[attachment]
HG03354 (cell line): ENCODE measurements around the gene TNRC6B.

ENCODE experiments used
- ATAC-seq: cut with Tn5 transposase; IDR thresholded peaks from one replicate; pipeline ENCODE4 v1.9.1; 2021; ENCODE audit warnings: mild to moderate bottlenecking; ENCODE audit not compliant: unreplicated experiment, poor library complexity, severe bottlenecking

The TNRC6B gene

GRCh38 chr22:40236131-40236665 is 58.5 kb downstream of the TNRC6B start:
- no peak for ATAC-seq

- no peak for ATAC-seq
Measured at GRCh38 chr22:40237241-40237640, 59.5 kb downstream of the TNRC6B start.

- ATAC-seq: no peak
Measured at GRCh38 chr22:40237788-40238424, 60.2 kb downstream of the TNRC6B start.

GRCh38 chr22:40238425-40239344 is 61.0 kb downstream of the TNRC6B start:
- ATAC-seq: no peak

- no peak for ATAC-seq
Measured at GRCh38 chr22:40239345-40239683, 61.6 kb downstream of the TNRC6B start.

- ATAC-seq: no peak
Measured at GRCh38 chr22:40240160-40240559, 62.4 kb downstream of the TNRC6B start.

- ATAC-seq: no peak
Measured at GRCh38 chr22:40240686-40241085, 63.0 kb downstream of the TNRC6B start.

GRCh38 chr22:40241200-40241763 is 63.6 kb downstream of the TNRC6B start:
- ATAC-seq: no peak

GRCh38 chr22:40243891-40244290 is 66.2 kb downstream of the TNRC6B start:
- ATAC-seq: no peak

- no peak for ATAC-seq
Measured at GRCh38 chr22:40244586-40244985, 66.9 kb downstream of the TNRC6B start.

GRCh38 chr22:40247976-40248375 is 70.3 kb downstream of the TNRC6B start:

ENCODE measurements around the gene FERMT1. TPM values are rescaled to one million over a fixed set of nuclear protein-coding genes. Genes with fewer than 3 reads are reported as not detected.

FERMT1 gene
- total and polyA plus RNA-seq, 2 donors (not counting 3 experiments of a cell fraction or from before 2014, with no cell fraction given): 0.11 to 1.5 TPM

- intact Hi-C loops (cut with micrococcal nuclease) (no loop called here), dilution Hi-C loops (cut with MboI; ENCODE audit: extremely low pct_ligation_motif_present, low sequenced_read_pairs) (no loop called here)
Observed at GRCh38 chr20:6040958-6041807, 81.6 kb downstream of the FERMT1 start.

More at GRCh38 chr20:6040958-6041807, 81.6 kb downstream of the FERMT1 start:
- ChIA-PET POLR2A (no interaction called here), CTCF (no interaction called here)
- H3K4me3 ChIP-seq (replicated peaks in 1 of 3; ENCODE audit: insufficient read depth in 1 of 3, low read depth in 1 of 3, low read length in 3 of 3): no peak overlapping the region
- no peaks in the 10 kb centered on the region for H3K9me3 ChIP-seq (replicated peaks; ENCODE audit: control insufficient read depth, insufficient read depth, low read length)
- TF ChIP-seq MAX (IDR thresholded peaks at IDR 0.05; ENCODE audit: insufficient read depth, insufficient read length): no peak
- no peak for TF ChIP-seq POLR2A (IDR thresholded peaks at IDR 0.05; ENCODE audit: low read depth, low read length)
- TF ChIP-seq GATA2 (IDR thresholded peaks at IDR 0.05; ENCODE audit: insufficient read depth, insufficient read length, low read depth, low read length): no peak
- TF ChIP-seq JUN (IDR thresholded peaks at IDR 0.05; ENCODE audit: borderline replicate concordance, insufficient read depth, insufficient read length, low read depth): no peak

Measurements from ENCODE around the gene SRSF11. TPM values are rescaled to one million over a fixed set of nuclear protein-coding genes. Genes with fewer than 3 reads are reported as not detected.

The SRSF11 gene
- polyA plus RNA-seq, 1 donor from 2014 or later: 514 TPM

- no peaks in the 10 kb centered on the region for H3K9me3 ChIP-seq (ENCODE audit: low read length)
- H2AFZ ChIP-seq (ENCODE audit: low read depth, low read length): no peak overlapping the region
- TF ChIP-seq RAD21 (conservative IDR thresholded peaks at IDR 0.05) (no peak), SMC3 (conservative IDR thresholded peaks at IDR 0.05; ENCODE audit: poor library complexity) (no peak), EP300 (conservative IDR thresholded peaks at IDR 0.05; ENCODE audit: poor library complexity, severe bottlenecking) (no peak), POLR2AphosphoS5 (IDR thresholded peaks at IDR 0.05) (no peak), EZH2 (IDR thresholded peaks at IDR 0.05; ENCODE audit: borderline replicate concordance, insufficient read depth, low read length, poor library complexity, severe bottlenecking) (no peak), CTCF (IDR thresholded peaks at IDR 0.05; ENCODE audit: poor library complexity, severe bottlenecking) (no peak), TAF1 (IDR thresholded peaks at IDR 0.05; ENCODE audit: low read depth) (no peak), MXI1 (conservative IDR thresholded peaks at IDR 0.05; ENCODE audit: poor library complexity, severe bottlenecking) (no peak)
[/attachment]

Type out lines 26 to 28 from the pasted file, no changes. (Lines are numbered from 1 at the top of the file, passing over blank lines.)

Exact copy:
ENCODE measurements around the gene FERMT1. TPM values are rescaled to one million over a fixed set of nuclear protein-coding genes. Genes with fewer than 3 reads are reported as not detected.

FERMT1 gene
- total and polyA plus RNA-seq, 2 donors (not counting 3 experiments of a cell fraction or from before 2014, with no cell fraction given): 0.11 to 1.5 TPM